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By Ömer Ongun - Training Coordinator and ICL Responsible, AFS Turkey
How do you teach intercultural topics to somebody whose focus is on business and who hasn’t had many personal intercultural experiences? This was the main question I was faced with when I was invited to prepare a course on intercultural learning on behalf of AFS Turkey/Turkish Cultural Foundation (TKV) for two universities in Istanbul.
This course has certainly been an exciting opportunity since TKV is keen on developing external collaborations, projects and events focused on intercultural learning, which is still a relatively new concept for this part of the world. On the other hand, both the Özyeğin and Kültür Universities aim to contribute to social development by producing creative, original and applicable knowledge in modern education systems.
AFS Turkey designed intercultural communication courses for approximately 110 business students at both universities with the core idea of a 13-week course with non-formal methodologies to be delivered at a formal institution. Quite experienced with delivering intercultural topics through non-formal education for exchange students, host families and other traditional AFS audiences, we had to tweak our approach for this occasion.
After understanding the learning environment, needs and goals for the students we designed an innovative course aimed at creating trust, respect and understanding. Students found it refreshing that different learning styles were accommodated during the course, which also included diverse methodologies such as presentations, lectures, gallery walks, small group or pair works, individual reflections, use of media (movies, videos, music, visuals), games and simulations.
The course syllabus consisted of topics such as intercultural concepts, theories, values, dimensions and values, as well as effective intercultural communication, adaptation and leadership, and it was later turned into a manual for future use. Guest speakers who participated in AFS programmes before and are now involved in various professional sectors supported the course.
Though this all sounds quite exciting, it was not an easy process. We faced some challenges throughout the course, which we solved in creative ways. Initially, it was important to create awareness and broaden the students’ perspectives towards recognising inner diversity and interpersonal and organisational aspects of the notion of culture – they don’t need to travel abroad to meet a different culture.
Connecting abstract concepts to the real life situations is generally hard in delivering a course on intercultural learning. Bearing this in mind, for the duration of the entire course, guest speakers were especially useful in creating the link. One of the tasks students were asked to do is to interview people around them to understand their intercultural experiences. These interviews were thoroughly discussed and posted on YouTube with a specific hashtag. In order to make the best use of the students’ love of technology and their constant use of social media, we also asked them to tweet the responses or comments, post images on Instagram or Facebook, shoot short videos and upload them on YouTube.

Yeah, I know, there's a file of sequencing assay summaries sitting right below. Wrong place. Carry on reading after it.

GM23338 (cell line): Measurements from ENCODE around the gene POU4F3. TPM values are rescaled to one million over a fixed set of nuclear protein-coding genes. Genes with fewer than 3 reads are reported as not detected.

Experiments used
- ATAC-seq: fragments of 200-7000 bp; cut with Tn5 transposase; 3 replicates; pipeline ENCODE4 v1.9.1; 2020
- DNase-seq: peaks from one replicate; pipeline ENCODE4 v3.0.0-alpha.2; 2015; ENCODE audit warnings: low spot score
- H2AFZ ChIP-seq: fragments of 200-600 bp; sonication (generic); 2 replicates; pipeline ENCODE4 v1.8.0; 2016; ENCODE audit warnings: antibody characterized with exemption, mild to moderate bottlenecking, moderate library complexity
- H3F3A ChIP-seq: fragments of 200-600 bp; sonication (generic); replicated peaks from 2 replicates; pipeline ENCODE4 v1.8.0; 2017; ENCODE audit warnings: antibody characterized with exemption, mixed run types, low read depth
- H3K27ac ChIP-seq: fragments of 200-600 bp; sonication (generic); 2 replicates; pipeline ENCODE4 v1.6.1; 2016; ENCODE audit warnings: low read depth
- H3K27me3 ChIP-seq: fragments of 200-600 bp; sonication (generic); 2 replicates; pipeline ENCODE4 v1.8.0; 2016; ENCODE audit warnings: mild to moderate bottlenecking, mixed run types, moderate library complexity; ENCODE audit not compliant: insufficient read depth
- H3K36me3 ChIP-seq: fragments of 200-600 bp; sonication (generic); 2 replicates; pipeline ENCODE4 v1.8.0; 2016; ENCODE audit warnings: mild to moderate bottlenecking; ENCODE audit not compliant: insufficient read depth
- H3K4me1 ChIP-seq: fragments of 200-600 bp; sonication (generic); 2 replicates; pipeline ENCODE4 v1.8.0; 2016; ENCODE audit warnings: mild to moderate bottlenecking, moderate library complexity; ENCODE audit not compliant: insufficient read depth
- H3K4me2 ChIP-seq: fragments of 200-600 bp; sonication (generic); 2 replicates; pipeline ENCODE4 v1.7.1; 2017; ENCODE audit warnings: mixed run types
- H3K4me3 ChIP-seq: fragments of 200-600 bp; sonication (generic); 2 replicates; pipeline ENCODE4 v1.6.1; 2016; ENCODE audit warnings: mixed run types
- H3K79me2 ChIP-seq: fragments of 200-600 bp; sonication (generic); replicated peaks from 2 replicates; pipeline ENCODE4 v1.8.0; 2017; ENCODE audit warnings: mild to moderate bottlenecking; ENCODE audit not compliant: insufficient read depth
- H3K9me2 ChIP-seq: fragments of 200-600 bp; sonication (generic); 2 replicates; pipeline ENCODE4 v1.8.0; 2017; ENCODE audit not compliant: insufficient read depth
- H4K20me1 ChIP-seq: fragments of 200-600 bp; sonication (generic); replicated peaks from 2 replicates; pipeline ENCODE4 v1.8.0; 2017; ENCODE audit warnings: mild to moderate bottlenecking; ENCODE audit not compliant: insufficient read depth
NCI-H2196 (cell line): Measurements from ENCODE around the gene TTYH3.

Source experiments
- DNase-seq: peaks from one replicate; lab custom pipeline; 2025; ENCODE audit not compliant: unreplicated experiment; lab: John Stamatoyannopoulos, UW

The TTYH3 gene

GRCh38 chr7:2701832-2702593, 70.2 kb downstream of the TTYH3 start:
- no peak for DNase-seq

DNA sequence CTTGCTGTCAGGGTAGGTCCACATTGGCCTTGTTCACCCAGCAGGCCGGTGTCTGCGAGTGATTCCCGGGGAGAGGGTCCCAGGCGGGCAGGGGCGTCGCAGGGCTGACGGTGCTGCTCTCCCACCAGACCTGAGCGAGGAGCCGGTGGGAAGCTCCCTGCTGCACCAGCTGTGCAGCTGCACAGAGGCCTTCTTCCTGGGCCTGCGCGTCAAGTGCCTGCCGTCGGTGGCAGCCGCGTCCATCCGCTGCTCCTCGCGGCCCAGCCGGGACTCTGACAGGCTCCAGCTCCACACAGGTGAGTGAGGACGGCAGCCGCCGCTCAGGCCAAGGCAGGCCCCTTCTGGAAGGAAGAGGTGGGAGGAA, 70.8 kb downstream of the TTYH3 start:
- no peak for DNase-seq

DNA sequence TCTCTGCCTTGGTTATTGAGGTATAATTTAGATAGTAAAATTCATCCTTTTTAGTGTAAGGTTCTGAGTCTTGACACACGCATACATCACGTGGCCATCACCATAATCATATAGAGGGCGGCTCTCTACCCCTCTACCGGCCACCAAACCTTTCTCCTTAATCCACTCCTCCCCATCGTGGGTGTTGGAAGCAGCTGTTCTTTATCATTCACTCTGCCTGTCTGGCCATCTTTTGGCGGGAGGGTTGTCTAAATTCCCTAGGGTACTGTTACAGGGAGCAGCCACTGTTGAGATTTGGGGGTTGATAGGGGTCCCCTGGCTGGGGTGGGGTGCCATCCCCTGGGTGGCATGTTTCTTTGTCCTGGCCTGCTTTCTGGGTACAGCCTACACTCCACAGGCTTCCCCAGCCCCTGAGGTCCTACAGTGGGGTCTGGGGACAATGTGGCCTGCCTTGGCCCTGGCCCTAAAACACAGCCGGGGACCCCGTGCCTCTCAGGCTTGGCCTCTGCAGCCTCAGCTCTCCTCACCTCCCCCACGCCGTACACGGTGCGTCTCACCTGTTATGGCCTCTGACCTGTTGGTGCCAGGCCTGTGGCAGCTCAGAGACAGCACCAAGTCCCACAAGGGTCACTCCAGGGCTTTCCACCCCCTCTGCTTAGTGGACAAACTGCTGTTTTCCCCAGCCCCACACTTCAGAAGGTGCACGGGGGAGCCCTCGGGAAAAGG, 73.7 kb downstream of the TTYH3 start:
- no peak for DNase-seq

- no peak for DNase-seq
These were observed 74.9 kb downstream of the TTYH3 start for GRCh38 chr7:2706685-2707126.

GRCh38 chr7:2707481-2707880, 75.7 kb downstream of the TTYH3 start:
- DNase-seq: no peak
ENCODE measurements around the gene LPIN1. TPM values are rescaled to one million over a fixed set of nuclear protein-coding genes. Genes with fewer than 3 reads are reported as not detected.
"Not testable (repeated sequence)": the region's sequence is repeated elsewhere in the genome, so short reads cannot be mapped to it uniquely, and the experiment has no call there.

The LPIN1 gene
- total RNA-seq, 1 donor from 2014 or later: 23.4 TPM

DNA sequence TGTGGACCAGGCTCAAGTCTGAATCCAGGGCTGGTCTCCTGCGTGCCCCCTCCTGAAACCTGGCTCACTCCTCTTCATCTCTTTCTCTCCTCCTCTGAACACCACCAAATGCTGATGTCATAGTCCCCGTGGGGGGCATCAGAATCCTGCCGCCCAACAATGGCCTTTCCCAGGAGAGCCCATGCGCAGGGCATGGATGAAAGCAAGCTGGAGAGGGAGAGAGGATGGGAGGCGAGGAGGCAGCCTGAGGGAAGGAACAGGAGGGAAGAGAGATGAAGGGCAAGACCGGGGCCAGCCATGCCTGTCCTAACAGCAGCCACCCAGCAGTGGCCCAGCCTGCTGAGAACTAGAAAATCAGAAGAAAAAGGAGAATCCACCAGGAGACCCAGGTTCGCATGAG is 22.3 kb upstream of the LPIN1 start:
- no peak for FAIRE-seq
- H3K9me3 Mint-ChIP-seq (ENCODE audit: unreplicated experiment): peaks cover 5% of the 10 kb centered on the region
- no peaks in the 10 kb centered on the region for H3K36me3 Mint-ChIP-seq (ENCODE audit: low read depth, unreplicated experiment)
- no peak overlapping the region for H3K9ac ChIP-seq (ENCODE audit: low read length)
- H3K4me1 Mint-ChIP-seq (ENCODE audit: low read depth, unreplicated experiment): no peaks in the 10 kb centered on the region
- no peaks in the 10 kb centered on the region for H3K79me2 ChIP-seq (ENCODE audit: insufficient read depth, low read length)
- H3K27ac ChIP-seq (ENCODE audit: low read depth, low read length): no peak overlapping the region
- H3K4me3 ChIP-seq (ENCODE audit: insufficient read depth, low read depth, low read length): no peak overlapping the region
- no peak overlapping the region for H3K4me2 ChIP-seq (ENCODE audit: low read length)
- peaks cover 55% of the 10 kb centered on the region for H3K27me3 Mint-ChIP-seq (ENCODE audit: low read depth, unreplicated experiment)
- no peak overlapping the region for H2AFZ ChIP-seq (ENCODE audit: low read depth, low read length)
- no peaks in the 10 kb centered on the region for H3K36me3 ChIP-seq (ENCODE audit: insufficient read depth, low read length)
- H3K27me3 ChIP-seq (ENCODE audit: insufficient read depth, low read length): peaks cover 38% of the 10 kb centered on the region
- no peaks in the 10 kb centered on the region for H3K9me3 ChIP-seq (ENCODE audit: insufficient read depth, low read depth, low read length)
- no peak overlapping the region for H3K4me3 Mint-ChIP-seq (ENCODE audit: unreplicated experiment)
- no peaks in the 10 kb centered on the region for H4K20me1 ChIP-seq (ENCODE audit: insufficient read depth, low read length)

Assessing non-formal learning is another discussion we had around this course. We created fair, innovative and “non-formal” evaluations, such as “active participation”, “self-reflection papers”, “guest speaker reflection papers”, “interview videos”, “presentation of evaluations of an organisation, online campaign, NGO, institution etc. from and intercultural perspective”.
Ensuring the sustainability is another challenge as these important discussions shouldn’t be over once the course is done. Students formed “Intercultural Learning Clubs” at their universities for organising intercultural seminars, events, trainings and projects within the campus. TKV’s organisational development team has provided extensive support for putting together student club agendas and that still continues organically today.
Promoting intercultural learning outside of AFS through partnerships with external institutions doesn’t only increase visibility, reinforce brand image and generate possible resources but it certainly extends our mission and vision towards a just and peaceful society at all levels. I encourage everyone in the AFS world-wide network to start spread their expertise on intercultural matters and offering solutions to anyone that might benefit from our services and learning opportunities.
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